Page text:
Right now, the cost of sending goods across the Pacific is still more expensive than it was before the pandemic. This price surge is a product of not only the delays and bottlenecks in the supply chain created by Covid-19 but also the huge increase in demand for consumer goods that followed. This demand was far greater than what shipping companies or American ports could handle. As a result, the price of shipping went up, creating increases in costs for importers and retailers within the United States. Those costs have now been passed on to consumers, which is partly why many everyday items are more expensive lately. (Surging gas prices, the war in Ukraine, and pandemic-era financial policies may also be driving inflation.)

Experts told Recode it’s unlikely that Biden’s crackdown on the shipping industry will significantly reduce the cost of products, even if it will make some meaningful improvements to operations at America’s ports. The small group of companies that dominate the shipping industry remain extremely powerful: They still benefit from longtime exemptions from antitrust laws and continue to wield enormous power.

The situation serves as a reminder that, while specific segments like the ocean shipping industry can play a massive role in influencing the prices of everyday goods, they’re also participating in the much larger economic system of supply and demand. This system involves everyone from the companies that build ocean vessels that shipping companies use to parents desperately trying to buy Barbie Dreamhouses for their kids. This complexity can make price increases extremely hard to rein in, even if you’re the president.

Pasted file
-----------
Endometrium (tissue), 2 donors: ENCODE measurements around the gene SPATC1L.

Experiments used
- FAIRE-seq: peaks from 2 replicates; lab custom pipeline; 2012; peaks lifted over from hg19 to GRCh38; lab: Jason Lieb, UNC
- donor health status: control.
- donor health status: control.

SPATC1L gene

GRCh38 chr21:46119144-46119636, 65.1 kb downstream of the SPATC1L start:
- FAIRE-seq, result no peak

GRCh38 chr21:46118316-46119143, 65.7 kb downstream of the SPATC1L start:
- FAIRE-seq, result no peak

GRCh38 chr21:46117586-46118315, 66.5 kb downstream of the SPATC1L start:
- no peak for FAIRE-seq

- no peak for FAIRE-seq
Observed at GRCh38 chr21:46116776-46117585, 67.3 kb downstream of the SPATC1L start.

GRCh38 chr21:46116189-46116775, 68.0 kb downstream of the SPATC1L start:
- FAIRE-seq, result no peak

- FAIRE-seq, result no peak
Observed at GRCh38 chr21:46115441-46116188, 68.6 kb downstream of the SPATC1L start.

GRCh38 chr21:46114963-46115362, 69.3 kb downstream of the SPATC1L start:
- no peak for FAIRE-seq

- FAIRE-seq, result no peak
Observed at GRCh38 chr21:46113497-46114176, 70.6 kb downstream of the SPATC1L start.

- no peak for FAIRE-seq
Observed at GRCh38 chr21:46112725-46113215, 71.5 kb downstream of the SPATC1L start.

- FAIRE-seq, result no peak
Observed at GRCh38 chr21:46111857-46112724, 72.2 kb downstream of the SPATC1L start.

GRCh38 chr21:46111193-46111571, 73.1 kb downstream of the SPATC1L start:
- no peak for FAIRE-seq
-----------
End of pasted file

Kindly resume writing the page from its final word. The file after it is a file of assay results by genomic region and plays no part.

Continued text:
Ocean shipping, explained

By design, the shipping industry isn’t supposed to have a significant impact on the price of everyday goods. Many companies make their products outside the United States, in places where manufacturing is cheaper. This approach only makes economic sense if these companies know they can ship finished goods to their customers at a low cost.

This is where the major ocean carriers come in: Nine companies, including firms like Maersk, Cosco, and Hapag-Lloyd, handle the vast majority of shipping across the Pacific Ocean. These companies have been granted limited immunity from certain antitrust laws, and form powerful shipping alliances that coordinate on routes and even share their vessels. A single ship can stretch hundreds of meters long, and some can carry more than 20,000 shipping containers. These ships may travel between ports in several countries, picking up raw materials, parts, supplies, and finished products throughout their route on behalf of different carriers.